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Within the course of their experiments, they uncovered many different types of aerodynamic drag on vehicles. In addressing these disparities, they came up with various modern designs to also help to reduce drag. Moreover, it can be seen that dissimilarities existed in the differences between racing car design and road car design, which had led them to explore the reasons why road vehicles did not look like racing cars. This paper will investigate other factors, such as European legislation, that influences the appearance of road vehicles. In addition, it will discuss how and why the appearance of modern cars changed in recent years through the use of texts, pictures, graphs, equations and diagrams. Moreover, the role of Bernoulli relationship on the flow around an object will be explored as well as an explanation of boundary layer properties. Finally, it will analyze flow control using passive methods like vortex generators. Clearly, researchers in their investigations had devised innovative ways to reduce the aerodynamic drag of modern road vehicles.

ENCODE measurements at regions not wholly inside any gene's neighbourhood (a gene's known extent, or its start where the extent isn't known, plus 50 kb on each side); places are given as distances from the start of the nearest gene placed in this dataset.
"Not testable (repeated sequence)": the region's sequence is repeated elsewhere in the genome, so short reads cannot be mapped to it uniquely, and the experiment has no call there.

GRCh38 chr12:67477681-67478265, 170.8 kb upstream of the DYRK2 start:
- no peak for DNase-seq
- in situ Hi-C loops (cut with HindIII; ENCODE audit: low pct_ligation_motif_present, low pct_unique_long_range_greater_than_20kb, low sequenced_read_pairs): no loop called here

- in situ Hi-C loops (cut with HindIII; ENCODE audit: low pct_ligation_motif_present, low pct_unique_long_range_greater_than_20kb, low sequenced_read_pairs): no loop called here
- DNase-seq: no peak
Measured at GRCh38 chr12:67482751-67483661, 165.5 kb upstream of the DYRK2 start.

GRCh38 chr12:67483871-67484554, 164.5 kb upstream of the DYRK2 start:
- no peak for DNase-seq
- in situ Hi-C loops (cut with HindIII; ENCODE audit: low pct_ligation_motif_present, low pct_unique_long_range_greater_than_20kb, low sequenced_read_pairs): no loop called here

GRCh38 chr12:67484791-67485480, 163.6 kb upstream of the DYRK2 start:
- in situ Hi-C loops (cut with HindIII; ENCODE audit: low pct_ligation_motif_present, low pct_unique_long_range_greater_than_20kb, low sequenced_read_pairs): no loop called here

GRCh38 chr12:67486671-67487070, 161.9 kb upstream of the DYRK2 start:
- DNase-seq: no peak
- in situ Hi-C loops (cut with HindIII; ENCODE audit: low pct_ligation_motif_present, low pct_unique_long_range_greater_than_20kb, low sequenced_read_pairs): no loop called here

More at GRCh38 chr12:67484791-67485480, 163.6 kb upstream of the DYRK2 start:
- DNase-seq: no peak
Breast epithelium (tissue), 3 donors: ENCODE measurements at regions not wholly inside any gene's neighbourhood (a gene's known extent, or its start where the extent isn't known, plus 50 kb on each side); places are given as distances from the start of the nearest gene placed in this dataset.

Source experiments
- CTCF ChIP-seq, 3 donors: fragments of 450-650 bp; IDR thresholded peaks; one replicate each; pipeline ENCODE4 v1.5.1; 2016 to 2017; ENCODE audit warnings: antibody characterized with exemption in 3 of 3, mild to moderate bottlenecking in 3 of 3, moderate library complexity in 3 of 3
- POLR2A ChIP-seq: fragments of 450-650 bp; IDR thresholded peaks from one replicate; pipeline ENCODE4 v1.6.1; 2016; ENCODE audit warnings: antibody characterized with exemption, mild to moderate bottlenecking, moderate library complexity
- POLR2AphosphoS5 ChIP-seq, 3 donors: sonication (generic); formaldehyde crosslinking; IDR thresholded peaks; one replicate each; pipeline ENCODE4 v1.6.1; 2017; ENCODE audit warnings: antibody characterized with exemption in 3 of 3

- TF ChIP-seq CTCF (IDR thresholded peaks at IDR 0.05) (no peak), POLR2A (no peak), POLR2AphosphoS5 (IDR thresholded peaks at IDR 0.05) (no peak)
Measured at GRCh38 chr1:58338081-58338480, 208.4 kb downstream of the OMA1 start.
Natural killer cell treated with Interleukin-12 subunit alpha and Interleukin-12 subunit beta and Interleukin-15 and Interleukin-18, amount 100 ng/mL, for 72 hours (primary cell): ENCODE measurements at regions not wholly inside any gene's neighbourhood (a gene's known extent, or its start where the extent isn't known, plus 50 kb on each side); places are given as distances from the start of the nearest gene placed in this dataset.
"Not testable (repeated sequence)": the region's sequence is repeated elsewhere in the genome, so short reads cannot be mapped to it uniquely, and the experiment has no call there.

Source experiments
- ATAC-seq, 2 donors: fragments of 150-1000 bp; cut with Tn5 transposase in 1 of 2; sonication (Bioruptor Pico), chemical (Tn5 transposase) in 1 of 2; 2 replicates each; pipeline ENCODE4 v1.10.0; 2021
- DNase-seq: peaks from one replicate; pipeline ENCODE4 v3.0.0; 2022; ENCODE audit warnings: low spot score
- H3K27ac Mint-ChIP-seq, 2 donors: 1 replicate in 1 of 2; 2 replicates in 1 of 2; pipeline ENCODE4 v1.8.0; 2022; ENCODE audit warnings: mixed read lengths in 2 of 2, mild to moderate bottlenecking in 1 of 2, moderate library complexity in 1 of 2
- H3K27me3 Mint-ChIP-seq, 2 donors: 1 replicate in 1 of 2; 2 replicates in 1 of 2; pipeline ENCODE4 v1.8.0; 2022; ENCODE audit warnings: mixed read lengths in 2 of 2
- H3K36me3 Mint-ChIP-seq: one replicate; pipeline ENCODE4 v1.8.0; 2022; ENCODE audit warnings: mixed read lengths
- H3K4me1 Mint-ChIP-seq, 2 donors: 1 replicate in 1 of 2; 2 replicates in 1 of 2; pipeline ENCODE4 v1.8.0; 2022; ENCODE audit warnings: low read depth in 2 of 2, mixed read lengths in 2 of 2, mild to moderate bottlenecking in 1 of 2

Bettes (1982) defined aerodynamic drag as occurring when a car moved through air and the energy that opposed its direction and slowed down its movement. Another more comprehensive definition of aerodynamic drag was: ”The resistance of the air to forward movement, sometimes called "aerodynamic drag". This is a factor of the shape of the vehicle, the objects which stick out (i.e., mirrors, mufflers, bumpers), the amount of turbulence at the rear of the vehicle, the nature of the vehicle's skin surface, and the amount of air going through the vehicle for cooling and ventilation. The faster you go, the greater the air friction (proportional to velocity²). At the same time, the power to overcome such friction is proportional to velocity³.” (www.f1technical.net/glossary/). ...